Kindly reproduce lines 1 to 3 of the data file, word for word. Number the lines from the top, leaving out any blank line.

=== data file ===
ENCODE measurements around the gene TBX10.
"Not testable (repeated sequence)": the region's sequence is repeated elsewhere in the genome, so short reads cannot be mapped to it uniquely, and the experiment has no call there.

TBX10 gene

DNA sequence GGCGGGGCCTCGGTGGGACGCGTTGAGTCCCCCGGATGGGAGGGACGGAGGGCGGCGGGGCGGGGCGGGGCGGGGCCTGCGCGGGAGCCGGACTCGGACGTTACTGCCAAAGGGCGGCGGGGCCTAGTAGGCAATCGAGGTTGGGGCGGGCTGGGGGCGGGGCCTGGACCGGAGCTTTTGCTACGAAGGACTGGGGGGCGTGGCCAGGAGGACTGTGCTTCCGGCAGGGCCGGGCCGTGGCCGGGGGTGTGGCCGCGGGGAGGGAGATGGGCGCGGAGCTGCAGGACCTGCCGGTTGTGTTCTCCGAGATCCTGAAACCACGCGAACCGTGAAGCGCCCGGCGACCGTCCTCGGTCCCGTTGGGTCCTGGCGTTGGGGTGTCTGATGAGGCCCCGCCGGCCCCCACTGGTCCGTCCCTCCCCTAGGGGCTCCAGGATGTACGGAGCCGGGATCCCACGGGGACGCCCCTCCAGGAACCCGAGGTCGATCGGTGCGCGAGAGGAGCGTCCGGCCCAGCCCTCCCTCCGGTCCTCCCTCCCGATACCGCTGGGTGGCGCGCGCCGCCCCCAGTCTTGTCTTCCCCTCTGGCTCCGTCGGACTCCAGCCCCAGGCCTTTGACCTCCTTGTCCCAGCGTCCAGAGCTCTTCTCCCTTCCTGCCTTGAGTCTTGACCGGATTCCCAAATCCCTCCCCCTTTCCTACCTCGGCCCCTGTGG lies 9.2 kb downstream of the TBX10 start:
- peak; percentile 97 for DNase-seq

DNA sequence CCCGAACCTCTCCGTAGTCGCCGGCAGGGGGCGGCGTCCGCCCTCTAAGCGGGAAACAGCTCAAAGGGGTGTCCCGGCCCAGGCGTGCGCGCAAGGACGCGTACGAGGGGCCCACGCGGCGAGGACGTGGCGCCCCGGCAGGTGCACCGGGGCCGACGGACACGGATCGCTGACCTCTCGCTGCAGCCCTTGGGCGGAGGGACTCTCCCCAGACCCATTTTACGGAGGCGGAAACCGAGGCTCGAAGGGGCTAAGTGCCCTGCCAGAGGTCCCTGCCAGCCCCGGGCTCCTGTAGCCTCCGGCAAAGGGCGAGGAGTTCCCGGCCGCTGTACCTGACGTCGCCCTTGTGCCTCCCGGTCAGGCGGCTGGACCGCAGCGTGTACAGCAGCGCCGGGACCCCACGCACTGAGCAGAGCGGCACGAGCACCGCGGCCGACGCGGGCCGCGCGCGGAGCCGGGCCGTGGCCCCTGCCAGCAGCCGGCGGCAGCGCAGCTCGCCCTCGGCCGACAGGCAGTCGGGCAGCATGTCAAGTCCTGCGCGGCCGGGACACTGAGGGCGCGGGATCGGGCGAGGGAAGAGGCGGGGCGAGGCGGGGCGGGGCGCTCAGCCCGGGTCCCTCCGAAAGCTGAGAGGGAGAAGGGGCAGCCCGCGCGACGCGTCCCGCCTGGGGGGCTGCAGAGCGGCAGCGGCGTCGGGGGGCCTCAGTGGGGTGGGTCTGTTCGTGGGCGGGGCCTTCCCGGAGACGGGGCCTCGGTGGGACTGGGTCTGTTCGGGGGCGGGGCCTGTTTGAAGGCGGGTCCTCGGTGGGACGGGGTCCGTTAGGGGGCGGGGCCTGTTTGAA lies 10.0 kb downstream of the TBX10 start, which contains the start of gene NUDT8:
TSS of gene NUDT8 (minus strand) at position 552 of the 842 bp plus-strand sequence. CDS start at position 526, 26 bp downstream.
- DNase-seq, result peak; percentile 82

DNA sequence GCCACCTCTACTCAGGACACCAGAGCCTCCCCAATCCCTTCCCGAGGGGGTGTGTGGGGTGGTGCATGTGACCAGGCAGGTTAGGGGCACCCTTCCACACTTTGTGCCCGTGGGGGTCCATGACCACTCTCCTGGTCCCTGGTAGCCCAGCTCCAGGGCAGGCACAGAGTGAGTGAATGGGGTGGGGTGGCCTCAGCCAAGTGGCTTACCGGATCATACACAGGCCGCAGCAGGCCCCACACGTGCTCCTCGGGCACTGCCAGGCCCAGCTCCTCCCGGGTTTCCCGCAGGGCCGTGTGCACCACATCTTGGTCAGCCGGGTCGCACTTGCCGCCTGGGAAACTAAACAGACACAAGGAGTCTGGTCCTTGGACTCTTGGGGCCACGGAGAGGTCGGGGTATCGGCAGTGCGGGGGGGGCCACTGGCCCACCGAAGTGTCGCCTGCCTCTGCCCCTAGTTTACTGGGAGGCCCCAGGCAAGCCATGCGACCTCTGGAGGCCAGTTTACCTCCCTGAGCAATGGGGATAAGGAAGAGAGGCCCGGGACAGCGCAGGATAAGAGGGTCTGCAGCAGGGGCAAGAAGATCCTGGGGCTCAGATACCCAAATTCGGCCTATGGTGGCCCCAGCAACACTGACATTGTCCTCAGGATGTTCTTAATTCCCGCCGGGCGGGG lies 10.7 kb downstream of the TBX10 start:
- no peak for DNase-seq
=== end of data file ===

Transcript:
ENCODE measurements around the gene TBX10.
"Not testable (repeated sequence)": the region's sequence is repeated elsewhere in the genome, so short reads cannot be mapped to it uniquely, and the experiment has no call there.

TBX10 gene